The two often go hand in hand, but whereas lifespan just tells us how many birthdays you’ve celebrated, healthspan is a more meaningful marker that tells us more about the quality of those years. It is towards the end of your lifespan that your healthspan can begin to suffer the consequences of your choices earlier on.

Time and effort invested in caring for your mind and body by making positive lifestyle choices while you’re young is as important an investment in your health as setting aside money to cover future costs.


What You Can Do Today to Invest in Your Health Tomorrow

There are countless opportunities to invest into your health right now and most of them just require simple adjustments to your lifestyle and priorities.

1. Start Saving Early

As previously mentioned, that the average American will spend upwards of $170,000 on their healthcare. This is money you will need on top of personal savings and retirement benefits to cover your basic living expenses.

Just as you might talk to your financial advisor about how to make the best retirement plan investments, be sure you also ask them to factor in healthcare expenses in a realistic way.

2. Eat Healthy and Exercise

We’ve all heard how important diet and exercise are for your overall health and wellness. Eating a healthy, balanced diet and getting the recommended amount of weekly movement is an investment of time and effort we can all benefit from making.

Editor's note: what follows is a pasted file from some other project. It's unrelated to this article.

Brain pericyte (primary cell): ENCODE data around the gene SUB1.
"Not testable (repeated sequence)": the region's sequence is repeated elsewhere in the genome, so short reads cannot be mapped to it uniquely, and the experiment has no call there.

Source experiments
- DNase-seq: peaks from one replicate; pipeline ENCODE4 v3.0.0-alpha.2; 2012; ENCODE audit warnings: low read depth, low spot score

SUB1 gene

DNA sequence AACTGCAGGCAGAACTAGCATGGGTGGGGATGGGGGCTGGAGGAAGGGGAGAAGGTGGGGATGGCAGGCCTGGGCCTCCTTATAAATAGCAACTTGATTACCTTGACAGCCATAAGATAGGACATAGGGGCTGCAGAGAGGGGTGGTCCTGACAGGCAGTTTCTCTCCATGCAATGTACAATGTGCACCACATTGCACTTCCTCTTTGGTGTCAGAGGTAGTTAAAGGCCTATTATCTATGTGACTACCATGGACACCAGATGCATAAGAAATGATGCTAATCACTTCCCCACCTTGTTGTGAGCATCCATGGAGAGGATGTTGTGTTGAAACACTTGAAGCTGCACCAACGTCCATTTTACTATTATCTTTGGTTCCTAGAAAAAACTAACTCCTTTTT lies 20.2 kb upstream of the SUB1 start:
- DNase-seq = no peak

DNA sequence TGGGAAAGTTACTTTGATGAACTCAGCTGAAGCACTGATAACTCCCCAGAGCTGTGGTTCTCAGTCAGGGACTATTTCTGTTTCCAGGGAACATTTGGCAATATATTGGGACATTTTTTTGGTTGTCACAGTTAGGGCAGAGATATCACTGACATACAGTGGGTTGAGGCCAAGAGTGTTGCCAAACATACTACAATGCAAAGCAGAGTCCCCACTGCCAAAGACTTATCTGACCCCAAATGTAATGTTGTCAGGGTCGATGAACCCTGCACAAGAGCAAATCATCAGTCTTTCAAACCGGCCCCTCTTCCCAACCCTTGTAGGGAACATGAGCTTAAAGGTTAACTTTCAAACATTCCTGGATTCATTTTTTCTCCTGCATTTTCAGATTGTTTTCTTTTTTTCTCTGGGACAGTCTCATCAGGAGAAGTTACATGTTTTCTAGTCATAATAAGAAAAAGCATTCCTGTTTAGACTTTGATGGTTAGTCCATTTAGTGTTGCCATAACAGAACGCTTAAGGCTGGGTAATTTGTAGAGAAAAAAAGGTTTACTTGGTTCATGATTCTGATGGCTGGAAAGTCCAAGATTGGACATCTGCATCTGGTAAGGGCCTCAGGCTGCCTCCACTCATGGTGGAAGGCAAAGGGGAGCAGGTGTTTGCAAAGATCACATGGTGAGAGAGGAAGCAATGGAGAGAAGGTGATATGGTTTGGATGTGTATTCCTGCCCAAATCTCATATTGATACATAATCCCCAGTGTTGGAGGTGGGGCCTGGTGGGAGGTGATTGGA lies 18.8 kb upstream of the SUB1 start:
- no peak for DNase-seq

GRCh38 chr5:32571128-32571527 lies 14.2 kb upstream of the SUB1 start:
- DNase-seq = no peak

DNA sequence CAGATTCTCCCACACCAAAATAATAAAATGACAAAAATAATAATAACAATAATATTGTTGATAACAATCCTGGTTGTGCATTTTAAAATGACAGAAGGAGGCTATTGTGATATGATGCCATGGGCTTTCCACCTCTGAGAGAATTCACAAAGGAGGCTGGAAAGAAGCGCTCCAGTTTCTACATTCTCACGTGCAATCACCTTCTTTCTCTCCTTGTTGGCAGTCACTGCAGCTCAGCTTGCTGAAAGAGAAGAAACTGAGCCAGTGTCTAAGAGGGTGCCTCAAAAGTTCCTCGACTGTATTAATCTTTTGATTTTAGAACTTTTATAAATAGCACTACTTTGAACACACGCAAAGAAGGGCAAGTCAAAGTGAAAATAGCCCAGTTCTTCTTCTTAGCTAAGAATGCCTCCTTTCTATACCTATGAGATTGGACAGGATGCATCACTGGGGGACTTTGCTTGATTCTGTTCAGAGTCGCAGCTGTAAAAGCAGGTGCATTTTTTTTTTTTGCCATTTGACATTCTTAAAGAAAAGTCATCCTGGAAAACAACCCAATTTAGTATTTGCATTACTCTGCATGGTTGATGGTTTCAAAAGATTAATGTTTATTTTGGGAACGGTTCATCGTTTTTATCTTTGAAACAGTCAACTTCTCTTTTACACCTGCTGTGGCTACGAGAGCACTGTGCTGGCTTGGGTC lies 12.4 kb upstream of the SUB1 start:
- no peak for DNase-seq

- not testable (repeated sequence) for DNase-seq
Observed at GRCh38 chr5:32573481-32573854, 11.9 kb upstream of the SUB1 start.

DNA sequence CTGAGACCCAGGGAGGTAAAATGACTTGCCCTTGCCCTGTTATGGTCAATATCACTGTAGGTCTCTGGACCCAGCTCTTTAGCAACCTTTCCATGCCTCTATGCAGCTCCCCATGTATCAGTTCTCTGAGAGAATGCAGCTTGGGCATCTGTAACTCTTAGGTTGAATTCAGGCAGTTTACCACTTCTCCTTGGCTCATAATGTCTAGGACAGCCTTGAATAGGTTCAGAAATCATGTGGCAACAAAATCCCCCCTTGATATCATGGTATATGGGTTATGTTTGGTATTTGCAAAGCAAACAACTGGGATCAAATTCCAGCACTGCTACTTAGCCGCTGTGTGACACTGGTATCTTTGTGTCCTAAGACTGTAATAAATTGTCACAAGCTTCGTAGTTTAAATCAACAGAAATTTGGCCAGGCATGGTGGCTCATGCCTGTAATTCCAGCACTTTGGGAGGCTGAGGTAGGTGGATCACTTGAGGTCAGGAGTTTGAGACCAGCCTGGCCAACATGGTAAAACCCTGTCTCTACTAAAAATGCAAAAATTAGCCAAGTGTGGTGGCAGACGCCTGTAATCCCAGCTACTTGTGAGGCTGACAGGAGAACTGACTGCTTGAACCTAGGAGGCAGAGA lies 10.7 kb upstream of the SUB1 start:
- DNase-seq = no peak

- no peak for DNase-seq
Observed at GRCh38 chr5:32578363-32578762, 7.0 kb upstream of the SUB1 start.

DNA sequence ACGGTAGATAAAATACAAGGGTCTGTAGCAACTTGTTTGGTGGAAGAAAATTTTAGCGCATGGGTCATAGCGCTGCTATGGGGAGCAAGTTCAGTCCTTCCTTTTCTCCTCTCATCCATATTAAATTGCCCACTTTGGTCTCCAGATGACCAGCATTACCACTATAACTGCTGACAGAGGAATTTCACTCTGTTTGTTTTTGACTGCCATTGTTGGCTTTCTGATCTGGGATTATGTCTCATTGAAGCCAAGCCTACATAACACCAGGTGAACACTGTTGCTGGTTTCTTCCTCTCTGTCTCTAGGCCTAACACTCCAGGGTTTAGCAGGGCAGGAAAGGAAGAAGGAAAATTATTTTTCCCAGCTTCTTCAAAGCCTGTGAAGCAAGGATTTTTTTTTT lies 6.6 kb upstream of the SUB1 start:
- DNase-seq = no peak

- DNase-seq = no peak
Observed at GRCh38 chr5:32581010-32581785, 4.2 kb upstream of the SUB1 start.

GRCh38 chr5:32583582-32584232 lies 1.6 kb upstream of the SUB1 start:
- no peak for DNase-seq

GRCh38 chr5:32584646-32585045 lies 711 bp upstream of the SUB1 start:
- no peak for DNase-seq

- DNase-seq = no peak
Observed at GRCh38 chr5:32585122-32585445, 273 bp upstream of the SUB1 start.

Obesity, Type 2 diabetes, and hypertension can all have major impacts on both your lifespan and your healthspan. These conditions are some of the leading causes of death for adults in America. Treating and controlling them greatly impacts your healthspan.

The good thing is that many of these conditions are also preventable by keeping a healthy diet and committing to adequate exercise.

Make eating healthy and fitting in fitness a priority in your life. The sooner you commit to a healthy lifestyle, the longer you’ll be able to stave off costly health care that takes years and quality away from your life.

3. Practice Proper Sleep Hygiene

The importance of sleep as a form of healthcare is so often overlooked. Sleep is essential to every function of the body, helping us maintain mental acuity, perform physical tasks effectively, engage socially with our family and friends, and even fight off infections to stay healthy.

Without adequate sleep your brain can’t function properly and your body suffers. Chronic sleep deprivation has been linked to a higher risk for certain diseases and medical conditions including obesity, type 2 diabetes, high blood pressure, heart disease, stroke, poor mental health, and even early death.